Pali Term: Sati

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Re: Pali Term: Sati

Postby Sekha » Thu Apr 12, 2012 1:27 pm

Where knowledge ends, religion begins. - B. Disraeli

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Re: Pali Term: Sati

Postby Dmytro » Thu Apr 12, 2012 5:23 pm



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Re: Pali Term: Sati

Postby Sekha » Fri Apr 13, 2012 1:33 am

Where knowledge ends, religion begins. - B. Disraeli

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Re: Pali Term: Sati

Postby Dmytro » Fri Apr 13, 2012 2:00 pm



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Re: Pali Term: Sati

Postby Sekha » Thu May 31, 2012 8:19 am

Where knowledge ends, religion begins. - B. Disraeli

http://www.buddha-vacana.org

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Re: Pali Term: Sati

Postby hanzze_ » Thu May 31, 2012 9:09 am

I found this explaining useful and reasonable even it goes beyond of "just" translation. Keeping in mind the cause of backing a position.

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Re: Pali Term: Sati

Postby Dmytro » Sun Aug 26, 2012 3:29 pm

An excellent quote from Ven. Thanissaro:

‘‘Sikkhānisaṃsamidaṃ, bhikkhave, brahmacariyaṃ vussati paññuttaraṃ vimuttisāraṃ satādhipateyyaṃ....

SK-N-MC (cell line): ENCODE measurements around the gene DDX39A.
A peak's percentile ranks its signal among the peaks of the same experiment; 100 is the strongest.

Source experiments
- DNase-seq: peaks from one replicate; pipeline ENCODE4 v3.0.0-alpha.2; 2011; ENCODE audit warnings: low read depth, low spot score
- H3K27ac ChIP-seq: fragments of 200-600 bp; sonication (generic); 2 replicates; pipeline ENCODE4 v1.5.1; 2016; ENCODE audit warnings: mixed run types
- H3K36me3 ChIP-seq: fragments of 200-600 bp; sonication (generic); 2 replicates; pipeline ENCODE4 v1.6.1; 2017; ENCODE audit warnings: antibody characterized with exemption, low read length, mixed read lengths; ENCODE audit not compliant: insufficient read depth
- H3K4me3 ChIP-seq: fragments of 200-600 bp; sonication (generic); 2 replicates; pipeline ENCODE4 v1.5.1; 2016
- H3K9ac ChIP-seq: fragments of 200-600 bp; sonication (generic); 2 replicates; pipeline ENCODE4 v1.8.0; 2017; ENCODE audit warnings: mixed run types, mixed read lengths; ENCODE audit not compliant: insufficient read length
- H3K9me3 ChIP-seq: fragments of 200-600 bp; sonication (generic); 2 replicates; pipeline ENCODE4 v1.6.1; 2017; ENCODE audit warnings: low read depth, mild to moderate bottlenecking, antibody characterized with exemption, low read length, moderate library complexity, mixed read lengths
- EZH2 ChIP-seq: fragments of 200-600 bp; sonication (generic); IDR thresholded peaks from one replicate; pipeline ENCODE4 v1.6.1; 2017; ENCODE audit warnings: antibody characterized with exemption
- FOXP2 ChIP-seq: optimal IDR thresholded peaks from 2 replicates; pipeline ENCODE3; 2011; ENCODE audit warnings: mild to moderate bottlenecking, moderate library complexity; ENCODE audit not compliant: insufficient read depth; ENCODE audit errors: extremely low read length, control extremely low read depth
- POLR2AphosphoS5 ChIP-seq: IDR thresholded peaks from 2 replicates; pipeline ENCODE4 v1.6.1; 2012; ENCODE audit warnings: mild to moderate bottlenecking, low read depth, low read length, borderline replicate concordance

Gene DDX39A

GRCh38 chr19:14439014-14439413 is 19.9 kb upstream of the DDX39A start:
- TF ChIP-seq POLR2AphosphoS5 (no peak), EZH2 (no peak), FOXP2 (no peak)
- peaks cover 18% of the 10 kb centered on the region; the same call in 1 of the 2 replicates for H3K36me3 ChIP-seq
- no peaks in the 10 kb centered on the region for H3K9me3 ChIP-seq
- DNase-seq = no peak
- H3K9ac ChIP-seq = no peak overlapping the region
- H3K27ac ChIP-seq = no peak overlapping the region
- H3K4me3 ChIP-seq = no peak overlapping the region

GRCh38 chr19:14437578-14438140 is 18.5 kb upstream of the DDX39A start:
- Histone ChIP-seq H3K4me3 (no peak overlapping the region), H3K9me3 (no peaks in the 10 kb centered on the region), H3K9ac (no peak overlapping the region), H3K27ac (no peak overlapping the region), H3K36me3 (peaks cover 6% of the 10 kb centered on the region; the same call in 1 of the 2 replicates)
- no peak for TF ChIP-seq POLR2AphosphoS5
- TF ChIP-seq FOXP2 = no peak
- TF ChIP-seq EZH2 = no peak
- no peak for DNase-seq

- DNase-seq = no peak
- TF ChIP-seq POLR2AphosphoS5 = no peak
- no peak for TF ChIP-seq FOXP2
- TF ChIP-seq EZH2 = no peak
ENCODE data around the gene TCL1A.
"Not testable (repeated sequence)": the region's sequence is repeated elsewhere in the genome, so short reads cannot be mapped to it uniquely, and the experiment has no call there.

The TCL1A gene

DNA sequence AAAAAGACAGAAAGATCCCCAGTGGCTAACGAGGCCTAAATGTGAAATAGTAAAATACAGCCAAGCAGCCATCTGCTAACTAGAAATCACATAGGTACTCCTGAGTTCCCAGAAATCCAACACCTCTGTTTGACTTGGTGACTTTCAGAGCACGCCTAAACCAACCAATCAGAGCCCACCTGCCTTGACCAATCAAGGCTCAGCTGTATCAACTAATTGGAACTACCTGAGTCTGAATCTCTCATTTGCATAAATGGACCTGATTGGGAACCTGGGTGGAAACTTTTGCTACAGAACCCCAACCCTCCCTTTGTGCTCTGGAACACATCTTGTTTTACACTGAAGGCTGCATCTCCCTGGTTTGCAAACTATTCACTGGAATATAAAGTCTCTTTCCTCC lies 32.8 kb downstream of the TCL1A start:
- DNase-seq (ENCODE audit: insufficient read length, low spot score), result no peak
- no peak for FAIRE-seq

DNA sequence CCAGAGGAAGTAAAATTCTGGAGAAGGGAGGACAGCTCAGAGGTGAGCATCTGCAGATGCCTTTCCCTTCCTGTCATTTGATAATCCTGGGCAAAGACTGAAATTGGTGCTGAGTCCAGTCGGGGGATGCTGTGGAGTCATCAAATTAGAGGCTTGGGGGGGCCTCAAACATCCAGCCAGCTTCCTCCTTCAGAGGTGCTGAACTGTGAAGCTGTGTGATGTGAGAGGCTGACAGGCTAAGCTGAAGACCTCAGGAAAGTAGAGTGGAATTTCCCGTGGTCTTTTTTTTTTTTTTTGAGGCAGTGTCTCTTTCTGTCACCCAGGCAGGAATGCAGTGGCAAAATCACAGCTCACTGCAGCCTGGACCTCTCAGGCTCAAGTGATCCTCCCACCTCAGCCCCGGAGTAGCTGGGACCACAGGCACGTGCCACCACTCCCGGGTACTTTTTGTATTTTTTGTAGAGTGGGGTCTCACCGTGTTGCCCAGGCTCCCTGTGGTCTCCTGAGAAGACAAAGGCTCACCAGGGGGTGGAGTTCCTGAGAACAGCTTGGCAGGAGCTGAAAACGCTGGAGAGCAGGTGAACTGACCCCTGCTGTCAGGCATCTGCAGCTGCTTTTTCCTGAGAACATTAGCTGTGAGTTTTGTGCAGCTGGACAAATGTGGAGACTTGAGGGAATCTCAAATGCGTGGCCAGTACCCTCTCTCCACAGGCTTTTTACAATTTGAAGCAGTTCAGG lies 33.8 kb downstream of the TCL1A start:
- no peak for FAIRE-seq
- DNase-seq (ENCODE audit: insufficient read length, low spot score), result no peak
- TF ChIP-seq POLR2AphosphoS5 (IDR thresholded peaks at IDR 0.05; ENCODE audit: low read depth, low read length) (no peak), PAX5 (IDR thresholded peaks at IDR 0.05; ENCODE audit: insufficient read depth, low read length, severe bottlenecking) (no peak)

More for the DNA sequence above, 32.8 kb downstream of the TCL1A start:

‘‘Kathañca, bhikkhave, satādhipateyyaṃ hoti? ‘Iti aparipūraṃ vā ābhisamācārikaṃ sikkhaṃ paripūressāmi, paripūraṃ vā ābhisamācārikaṃ sikkhaṃ tattha tattha paññāya anuggahessāmī’ti – ajjhattaṃyeva sati sūpaṭṭhitā hoti. ‘Iti aparipūraṃ vā ādibrahmacariyikaṃ sikkhaṃ paripūressāmi, paripūraṃ vā ādibrahmacariyikaṃ sikkhaṃ tattha tattha paññāya anuggahessāmī’ti – ajjhattaṃyeva sati sūpaṭṭhitā hoti. ‘Iti asamavekkhitaṃ vā dhammaṃ paññāya samavekkhissāmi, samavekkhitaṃ vā dhammaṃ tattha tattha paññāya anuggahessāmī’ti – ajjhattaṃyeva sati sūpaṭṭhitā hoti. ‘Iti aphusitaṃ vā dhammaṃ vimuttiyā phusissāmi, phusitaṃ vā dhammaṃ tattha tattha paññāya anuggahessāmī’ti – ajjhattaṃyeva sati sūpaṭṭhitā hoti. Evaṃ kho, bhikkhave, satādhipateyyaṃ hoti. ‘Sikkhānisaṃsamidaṃ, bhikkhave, brahmacariyaṃ vussati paññuttaraṃ vimuttisāraṃ satādhipateyya’nti, iti yaṃ taṃ vuttaṃ idametaṃ paṭicca vutta’’nti.